Looking for a fun writing exercise? Here's one that will challenge the best of writers. Flash Fiction. Getting a complete story into as few words as possible. Publishers of flash fiction vary in their required word limits, but it can be anywhere from fifty to a thousand words.
In the January, 2007 issue of The Writer, there is an article by Harvey Stanbrough, Sharpen Your Skills with Flash Fiction.
He says, “Because of its brevity, flash fiction forces writers to see how unnecessary some words are, and their other writing always improves, too.”
Although short, flash fiction must be a complete story with these elements:
a. Setting: Will most likely be shown or implied through action, dialogue, or characterization.
b. Character: Most flash fiction has only one or two, but may have three or four, with some of them only implied. “In flash fiction more so than in any other genre, you will often find implied characters.” — Stanbrough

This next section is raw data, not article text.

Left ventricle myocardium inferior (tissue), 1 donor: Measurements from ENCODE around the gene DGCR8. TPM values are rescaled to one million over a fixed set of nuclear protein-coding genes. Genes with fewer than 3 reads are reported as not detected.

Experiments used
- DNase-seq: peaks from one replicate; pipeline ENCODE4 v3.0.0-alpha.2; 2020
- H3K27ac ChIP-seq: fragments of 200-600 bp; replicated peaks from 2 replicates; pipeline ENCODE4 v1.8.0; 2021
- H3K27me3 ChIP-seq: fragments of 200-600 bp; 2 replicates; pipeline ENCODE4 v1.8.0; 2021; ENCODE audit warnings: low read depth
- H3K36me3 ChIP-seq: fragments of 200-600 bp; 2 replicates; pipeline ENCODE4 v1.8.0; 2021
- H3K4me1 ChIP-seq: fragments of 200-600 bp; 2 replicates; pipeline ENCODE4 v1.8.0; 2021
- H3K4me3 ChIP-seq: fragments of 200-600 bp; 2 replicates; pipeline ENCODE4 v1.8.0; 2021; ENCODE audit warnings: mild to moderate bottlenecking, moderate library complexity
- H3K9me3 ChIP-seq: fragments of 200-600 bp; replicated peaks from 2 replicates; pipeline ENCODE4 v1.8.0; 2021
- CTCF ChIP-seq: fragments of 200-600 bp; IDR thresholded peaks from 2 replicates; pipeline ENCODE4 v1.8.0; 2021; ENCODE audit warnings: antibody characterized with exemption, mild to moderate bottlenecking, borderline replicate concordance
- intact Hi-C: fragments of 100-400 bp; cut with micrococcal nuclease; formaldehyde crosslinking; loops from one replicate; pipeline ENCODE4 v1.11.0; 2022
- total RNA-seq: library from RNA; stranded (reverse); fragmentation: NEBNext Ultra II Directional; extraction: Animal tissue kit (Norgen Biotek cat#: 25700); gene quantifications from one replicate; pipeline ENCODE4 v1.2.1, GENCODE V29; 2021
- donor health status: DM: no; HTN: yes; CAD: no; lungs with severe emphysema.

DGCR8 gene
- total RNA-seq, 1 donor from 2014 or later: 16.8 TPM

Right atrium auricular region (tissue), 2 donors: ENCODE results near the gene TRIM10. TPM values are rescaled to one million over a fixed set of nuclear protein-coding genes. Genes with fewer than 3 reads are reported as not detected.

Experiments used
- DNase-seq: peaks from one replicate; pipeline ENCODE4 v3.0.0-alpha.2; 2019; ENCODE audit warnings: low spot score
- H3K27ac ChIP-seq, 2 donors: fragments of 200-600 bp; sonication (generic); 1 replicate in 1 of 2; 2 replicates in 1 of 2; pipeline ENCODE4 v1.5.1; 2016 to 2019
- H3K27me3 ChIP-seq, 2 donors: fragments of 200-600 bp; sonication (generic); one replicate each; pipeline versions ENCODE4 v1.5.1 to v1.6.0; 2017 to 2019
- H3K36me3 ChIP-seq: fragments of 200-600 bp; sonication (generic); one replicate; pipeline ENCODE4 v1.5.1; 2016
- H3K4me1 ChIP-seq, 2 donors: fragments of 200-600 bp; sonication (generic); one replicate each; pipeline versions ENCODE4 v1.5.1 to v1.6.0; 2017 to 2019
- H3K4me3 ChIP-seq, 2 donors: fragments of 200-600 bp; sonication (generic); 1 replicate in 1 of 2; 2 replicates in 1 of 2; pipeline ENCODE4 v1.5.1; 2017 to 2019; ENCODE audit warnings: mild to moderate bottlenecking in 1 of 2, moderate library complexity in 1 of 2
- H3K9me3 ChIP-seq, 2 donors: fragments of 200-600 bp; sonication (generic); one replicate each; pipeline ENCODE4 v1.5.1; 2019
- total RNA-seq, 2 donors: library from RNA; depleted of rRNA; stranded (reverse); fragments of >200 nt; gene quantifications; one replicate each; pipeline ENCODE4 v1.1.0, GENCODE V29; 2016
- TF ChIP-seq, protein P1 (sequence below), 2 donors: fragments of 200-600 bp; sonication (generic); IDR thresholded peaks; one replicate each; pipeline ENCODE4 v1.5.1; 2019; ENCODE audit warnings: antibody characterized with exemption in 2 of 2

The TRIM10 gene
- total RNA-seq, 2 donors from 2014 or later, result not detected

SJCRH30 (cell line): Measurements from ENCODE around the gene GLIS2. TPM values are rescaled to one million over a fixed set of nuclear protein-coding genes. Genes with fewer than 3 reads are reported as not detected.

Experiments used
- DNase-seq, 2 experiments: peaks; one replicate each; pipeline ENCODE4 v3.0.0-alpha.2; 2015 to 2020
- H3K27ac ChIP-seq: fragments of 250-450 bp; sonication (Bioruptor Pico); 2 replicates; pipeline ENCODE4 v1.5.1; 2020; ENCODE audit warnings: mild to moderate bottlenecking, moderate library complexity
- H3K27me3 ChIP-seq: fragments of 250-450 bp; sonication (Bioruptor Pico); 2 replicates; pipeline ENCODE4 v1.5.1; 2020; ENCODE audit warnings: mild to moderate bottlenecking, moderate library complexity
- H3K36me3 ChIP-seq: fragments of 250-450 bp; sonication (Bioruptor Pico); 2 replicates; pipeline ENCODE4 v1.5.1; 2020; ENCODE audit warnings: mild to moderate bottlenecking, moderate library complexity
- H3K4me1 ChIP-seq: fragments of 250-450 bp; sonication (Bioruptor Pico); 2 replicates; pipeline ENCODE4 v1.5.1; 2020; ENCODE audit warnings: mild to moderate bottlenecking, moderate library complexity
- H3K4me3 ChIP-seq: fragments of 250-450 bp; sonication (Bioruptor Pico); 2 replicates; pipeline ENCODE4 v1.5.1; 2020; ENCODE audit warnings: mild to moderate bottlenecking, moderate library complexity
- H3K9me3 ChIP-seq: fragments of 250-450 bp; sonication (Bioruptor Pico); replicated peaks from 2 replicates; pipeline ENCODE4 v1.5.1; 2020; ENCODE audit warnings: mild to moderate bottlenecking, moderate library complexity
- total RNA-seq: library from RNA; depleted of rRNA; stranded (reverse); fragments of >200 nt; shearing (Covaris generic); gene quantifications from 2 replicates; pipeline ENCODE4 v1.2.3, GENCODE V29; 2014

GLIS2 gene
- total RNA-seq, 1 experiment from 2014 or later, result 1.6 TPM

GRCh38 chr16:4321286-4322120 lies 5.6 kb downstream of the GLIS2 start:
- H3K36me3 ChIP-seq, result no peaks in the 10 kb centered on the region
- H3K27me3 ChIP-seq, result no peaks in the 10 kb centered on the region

c. Conflict: In flash fiction this is the most important element.
d. Resolution: The natural and satisfactory outcome to the conflict.
e. Implication: Give the reader just enough to get what the story is about. In so few words, you are forced to trust your readers to see what you’ve shown without having to tell it.
“When you only imply an emotion or an occurrence and let the reader infer it, he actually experiences it to some degree.” — Stanbrough
Do you want to try it? See if you can write a complete story in 100 words or less, then add it in the comments.